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Edvard Munch and The Dance of Life

 The Scream on Display At Sotheby's Auction House 2012

Admit it – you’ve seen this painting before, and you probably know what it’s called, but you know nothing about who painted it.  You might know his name, but you couldn’t identify another one of his paintings if your life depended on it!  And that’s sad, because Edvard Munch was not only responsible for possibly the most instantly recognizable painting ever created (yes, we’re talking about The Scream), but also thousands of other works including paintings, prints, watercolors, drawings, woodcuts, etchings, lithographs, photographs, and sculptures over 6 decades of the 19th and 20th centuries. 

Edvard Munch-Self Portrait with Brushes 1904

Munch was a pioneer and influencer of 20th century artists, and one of the most prolific painters of all time.  He painted his most famous work, his first version of The Scream, in 1893.  He called it The Scream in Nature, but in Norway people call it Skrik, or in English “Shriek”.  Most of the English-speaking world just calls it The Scream.  Munch created multiple versions of many of his paintings, and there would eventually be 3 other versions of The Scream – pastel versions in 1893 and 1895, and a 2nd painted version around 1910.  He also mass-produced the painting through a lithograph, which enabled him to sell many black and white versions. 
In 2012, the 1895 pastel version of The Scream was sold at Sotheby’s in London for 120 million US Dollars, which at the time was a record sale for a work of art.  The Scream is also a popular target of art thieves – a version was stolen from Oslo’s National Gallery in 1994.  The thieves left a note saying, “Thanks for the poor security”.  It was recovered 3 months later.  In 2004, the 1910 version of The Scream, along with another of Munch’s works, Madonna, was stolen at gunpoint from the Munch Museum in Oslo. Both were recovered 2 years later

Edvard Munch-The Sun 1909

Munch painted this poem on the frame of his 1895 pastel version, revealing his reason for naming the painting:
I was walking along the road with two friends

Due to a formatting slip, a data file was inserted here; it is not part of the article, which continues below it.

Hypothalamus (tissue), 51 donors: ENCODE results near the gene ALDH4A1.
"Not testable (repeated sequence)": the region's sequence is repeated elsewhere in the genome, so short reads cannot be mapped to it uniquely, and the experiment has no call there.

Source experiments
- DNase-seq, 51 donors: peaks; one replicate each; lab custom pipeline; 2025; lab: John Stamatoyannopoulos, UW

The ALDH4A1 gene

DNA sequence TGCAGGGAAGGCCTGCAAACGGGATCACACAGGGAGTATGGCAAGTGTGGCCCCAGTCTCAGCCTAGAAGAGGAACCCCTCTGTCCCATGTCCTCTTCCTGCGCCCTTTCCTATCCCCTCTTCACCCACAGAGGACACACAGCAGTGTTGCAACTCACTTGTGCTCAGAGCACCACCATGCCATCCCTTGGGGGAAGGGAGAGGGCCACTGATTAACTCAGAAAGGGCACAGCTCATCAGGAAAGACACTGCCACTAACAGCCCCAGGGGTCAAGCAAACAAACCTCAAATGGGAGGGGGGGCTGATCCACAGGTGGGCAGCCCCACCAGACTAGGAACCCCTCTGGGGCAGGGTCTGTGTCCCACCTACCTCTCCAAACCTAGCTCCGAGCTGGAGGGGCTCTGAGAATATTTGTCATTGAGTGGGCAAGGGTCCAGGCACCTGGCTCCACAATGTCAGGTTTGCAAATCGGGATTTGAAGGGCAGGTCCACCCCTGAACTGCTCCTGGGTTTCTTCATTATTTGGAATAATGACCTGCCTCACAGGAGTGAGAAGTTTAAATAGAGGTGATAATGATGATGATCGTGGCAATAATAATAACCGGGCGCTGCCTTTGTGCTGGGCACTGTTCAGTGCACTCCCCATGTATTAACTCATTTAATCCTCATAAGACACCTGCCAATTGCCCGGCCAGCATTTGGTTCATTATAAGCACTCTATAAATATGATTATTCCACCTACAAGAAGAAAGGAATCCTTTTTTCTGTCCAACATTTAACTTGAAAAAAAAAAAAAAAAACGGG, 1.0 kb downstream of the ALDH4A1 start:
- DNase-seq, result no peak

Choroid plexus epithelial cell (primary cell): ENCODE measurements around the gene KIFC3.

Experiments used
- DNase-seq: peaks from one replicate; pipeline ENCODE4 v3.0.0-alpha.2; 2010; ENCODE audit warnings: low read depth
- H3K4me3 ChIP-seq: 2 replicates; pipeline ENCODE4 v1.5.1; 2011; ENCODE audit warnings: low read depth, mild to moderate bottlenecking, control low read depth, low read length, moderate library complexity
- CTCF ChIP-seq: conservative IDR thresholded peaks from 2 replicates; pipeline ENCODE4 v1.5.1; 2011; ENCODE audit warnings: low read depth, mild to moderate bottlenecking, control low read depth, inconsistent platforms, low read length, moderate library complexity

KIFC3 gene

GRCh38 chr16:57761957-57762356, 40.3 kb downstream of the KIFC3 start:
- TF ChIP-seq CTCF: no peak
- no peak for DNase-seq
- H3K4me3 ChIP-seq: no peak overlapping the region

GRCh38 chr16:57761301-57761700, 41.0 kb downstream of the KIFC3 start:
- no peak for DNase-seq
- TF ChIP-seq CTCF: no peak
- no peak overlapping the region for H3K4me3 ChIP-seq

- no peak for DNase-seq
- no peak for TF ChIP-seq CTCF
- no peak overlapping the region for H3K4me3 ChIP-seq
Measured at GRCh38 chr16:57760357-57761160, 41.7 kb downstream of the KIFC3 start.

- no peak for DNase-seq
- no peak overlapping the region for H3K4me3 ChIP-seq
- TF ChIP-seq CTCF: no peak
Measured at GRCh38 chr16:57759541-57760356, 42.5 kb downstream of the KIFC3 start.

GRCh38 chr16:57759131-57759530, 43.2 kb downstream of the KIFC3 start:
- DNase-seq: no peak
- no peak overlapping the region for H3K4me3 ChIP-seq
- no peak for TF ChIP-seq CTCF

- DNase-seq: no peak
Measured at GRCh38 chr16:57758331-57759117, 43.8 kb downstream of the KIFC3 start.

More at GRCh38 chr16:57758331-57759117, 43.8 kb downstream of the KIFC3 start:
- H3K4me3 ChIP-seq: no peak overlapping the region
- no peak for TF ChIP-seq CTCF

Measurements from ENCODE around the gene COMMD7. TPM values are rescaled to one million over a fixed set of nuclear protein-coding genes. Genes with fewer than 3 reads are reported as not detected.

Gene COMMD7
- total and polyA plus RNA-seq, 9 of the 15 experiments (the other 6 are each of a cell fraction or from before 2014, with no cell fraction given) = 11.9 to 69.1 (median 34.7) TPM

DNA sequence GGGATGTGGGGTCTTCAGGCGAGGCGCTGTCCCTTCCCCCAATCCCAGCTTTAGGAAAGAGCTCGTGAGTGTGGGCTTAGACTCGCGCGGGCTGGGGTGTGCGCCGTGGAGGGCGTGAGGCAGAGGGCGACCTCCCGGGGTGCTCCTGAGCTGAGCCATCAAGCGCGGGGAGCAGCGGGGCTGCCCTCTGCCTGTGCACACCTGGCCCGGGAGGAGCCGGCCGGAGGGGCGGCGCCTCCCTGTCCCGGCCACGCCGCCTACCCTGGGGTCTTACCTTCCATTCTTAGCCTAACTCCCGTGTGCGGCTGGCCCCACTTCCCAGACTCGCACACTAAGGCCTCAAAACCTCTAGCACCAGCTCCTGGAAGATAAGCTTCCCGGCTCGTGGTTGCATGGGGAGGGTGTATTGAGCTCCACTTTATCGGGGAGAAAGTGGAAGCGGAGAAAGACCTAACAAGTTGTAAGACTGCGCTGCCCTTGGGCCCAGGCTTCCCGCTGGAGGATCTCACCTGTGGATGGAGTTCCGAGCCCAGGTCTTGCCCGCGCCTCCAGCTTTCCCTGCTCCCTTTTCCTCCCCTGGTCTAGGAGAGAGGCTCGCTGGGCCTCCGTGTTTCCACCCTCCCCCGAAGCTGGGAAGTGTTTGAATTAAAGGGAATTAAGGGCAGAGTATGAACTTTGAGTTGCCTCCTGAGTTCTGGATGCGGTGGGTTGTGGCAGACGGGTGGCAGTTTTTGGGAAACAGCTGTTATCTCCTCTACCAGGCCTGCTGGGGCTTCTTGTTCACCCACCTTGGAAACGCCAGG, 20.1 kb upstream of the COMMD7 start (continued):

The Sun was setting – The Sky turned blood red.
And I felt a wave of Sadness – I paused
tired to Death – Above the blue-black
Fjord and City Blood and Flaming tongues hovered 
My Friends walked on – I stayed behind
– quaking with Angst – I felt the great Scream in Nature

As you would expect from a man capable of creating this iconic image, Munch had a very tragic childhood.  He was born near Loten, Norway in 1863, and his family moved to Kristiana (what is now known as Oslo), Norway, the following year.  Tuberculosis took his mother when he was five years old, and his older sister Sophia when he was 14.  He also had tuberculosis as a child but managed to live through it.  He was raised by his father, a doctor who suffered from mental illness and obsessive religiousness, and his aunt Karen.  Munch’s father entertained his children with scary ghost stories and readings from Edgar Allen Poe, and warned his children that their dead mother was watching them from heaven and grieving from their misbehavior.   Munch’s father and brother also died when he was still young, and another sister developed mental illness.  The result of all this was a neurotic, sickly man with deep seated anxiety, vulnerability, and a sense of doom and imminent death. 

“Illness, insanity, and death were the black angels that kept watch over my cradle and accompanied me all my life.”

Edvard Munch-Melancholy 1894

His aunt Karen is credited with introducing young Edvard to art.  He showed a flair for drawing at an early age but received little formal training.  He attended the Royal Technical College in Kristiania to train as an engineer but dropped out after a year due to his poor health.  He began devoting more time to painting, and in 1881 enrolled at the Royal School of Art and Design, also in Kristiana, where he studied sculpture.